Caution Emerging in Wake of Silicon Valley Bank Collapse
The MSR Group recently conducted a national research study on banking customers’ fears in the wake of Silicon Valley Bank’s collapse. Caution is emerging within the banking sector in the wake of the collapse of Silicon Valley Bank (SVB). On Tuesday, Moody’s flagged several regional financial institutions that share some of the same risk factors as the failed bank and either downgraded or is reviewing the ratings of seven of these banks, including First Republic Bank and Zions Bancorp. These risk factors include high amounts of unrealized losses held by some banks and large shares of deposits that aren’t covered by the Federal Deposit Insurance Corporation (FDIC).
Regional bank stocks have faced a difficult year, but the situation improved slightly on Tuesday when President Joe Biden reassured Americans of the safety of the U.S. banking system and regulators pledged that all deposits at SVB would be available to customers. In response to this, some businesses and individuals are switching from smaller banks to larger U.S. institutions such as JPMorgan Chase and Bank of America in the wake of SVB’s failure, the Financial Times reported.
Risk Factors for Other Banks
UBS Global Wealth Management’s chief investment officer Mark Haefele noted that there were unique elements to the SVB situation, such as having the highest ratio of securities to total assets of any U.S. bank and a far higher than average proportion of its depositors being corporate clients in the technology sector. Despite this, he said, “the fundamental challenge Silicon Valley Bank faces is also a risk for other banks.”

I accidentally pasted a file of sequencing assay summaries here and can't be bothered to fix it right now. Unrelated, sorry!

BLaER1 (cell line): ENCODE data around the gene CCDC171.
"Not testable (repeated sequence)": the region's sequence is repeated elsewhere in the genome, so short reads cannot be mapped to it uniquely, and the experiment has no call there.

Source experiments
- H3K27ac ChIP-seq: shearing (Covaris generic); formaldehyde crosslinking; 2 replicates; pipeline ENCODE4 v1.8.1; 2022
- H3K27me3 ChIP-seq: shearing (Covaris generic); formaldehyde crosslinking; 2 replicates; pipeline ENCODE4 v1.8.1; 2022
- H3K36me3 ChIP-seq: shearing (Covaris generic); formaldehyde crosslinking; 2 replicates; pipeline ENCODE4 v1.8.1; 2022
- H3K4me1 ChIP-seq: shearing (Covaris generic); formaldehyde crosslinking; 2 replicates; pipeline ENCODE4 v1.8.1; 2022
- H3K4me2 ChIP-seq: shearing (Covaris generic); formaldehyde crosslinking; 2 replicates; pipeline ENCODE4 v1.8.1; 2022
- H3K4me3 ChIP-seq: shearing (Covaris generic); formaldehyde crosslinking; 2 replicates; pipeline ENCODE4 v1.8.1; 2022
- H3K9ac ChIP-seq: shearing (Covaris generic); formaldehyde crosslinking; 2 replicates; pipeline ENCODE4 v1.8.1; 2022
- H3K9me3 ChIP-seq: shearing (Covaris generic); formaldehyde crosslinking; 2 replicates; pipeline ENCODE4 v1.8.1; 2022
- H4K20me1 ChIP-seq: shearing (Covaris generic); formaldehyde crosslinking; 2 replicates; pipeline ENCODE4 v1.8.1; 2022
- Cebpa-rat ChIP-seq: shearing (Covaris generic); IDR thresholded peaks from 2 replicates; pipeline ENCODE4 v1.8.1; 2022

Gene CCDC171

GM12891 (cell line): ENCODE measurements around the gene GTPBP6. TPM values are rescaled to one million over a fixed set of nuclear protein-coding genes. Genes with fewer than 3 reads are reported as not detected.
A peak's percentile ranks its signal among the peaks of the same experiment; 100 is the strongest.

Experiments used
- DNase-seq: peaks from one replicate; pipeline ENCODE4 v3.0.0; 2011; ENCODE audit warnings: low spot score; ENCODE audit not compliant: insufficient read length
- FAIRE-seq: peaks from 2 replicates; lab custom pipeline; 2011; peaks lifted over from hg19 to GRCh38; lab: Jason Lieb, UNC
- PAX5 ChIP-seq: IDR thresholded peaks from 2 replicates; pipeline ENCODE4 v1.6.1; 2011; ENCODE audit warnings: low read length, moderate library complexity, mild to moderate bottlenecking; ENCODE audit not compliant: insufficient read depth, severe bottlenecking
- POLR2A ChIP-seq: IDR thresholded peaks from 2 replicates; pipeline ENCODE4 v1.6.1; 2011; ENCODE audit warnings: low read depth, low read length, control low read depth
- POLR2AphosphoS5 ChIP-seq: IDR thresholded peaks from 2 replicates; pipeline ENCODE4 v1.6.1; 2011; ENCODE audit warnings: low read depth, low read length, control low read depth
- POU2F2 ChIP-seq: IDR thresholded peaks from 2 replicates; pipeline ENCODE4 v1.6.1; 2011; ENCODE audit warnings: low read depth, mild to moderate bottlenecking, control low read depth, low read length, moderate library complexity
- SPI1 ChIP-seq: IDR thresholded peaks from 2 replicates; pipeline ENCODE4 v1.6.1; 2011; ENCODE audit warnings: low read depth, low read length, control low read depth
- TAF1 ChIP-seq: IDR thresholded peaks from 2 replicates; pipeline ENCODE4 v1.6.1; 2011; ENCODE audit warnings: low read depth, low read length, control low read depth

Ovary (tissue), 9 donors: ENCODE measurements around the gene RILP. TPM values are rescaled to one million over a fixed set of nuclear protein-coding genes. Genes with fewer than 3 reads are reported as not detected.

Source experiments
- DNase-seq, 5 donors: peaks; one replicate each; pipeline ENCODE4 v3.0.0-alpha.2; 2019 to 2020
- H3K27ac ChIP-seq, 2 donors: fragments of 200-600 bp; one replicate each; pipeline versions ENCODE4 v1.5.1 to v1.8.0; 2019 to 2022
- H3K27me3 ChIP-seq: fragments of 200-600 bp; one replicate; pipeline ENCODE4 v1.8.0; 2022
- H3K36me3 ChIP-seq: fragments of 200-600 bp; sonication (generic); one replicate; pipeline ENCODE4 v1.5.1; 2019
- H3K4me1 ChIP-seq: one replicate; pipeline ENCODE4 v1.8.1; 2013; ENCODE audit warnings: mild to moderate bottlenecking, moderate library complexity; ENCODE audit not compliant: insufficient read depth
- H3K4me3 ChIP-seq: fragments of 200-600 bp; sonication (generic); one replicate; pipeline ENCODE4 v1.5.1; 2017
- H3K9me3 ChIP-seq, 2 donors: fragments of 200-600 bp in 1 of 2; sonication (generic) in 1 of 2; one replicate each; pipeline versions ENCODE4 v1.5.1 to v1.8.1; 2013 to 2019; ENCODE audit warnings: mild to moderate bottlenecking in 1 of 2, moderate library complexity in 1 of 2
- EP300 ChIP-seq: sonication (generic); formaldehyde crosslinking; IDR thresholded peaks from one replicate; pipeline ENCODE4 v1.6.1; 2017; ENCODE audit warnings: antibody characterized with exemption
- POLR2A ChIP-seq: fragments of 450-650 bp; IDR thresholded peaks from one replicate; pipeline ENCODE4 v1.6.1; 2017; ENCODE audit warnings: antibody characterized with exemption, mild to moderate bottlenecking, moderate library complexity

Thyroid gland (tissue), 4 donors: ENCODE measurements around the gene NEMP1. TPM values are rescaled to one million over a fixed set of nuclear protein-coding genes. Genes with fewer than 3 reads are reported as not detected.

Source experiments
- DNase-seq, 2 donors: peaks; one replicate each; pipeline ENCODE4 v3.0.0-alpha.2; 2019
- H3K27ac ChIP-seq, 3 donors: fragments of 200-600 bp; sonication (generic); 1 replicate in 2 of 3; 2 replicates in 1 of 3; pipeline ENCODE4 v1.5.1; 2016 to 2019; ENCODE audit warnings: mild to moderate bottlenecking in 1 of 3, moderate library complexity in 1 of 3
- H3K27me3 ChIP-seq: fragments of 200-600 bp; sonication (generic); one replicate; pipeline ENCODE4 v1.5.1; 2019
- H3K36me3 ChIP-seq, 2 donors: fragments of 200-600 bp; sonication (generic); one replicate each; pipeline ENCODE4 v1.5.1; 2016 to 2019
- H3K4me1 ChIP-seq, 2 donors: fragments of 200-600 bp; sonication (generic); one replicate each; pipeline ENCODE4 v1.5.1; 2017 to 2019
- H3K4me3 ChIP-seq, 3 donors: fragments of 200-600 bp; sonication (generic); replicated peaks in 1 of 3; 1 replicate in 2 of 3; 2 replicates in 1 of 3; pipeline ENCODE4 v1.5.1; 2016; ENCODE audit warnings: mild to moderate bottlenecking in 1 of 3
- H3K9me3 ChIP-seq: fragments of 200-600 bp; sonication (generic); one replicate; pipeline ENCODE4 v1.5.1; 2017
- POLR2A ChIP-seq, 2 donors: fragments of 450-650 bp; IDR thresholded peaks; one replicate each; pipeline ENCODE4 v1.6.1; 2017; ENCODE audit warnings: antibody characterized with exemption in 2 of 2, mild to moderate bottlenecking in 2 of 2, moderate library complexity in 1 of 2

SVB had been a profitable bank prior to its closure by California regulators, but it failed after the Federal Reserve’s aggressive series of rate hikes hit the value of its bond portfolio. This required the bank to begin selling its holdings at a loss, and as the tech sector started to slow, the bank’s deposits began to decline. This, combined with its announcement of plans to sell assets and raise capital, caused a panic among depositors and led to SVB’s closure less than two days later.
Perception of Increased Safety in Larger Banks
The MSR Group found that many businesses and individuals are switching to larger U.S. banks in order to feel more secure. Furthermore, Moody’s is warning seven regional banks, including First Republic and Zions Bancorp, of potential risk factors that were present in SVB. The FDIC’s standard insurance covers up to $250,000 per depositor, but some people still worry that this may not be enough. While the Federal Reserve’s aggressive response has helped to calm nerves, depositors and investors should still examine banks’ balance sheets to make sure they are up to date.
The perception of increased safety in larger banks may be more psychological than anything else. Wells Fargo analyst Mike Mayo noted that JPMorgan Chase “epitomizes our theme of ‘Goliath is Winning,'” and that recent events should further its ability to gather core funding and act as a source of strength, due to its battle-tested experience. Patriarch Organization chairman Eric Schiffer added that when the Federal Reserve reassures the public that all is safe, the risk to smaller banks is reduced significantly.
In addition to these issues, the failure of SVB may have further ramifications for the banking sector, such as driving stricter capital requirements. Eurasia Group said that recent bank failures will likely lead lawmakers to change their approach to how they handle uninsured deposits, which would require legislation.
The MSR Group Research Study
The MSR Group’s research study on banking customers’ fears will be highlighted in an infographic to provide further insight into their reactions to the events surrounding Silicon Valley Bank’s collapse. This research, in conjunction with the responses of federal regulators and the warnings from Moody’s, should give individuals and businesses a better understanding of the risks involved in choosing a bank and the steps they can take to ensure the safety of their deposits.
Banks should contact The MSR Group for more research on banking customers’ fears in the wake of Silicon Valley Bank’s collapse.
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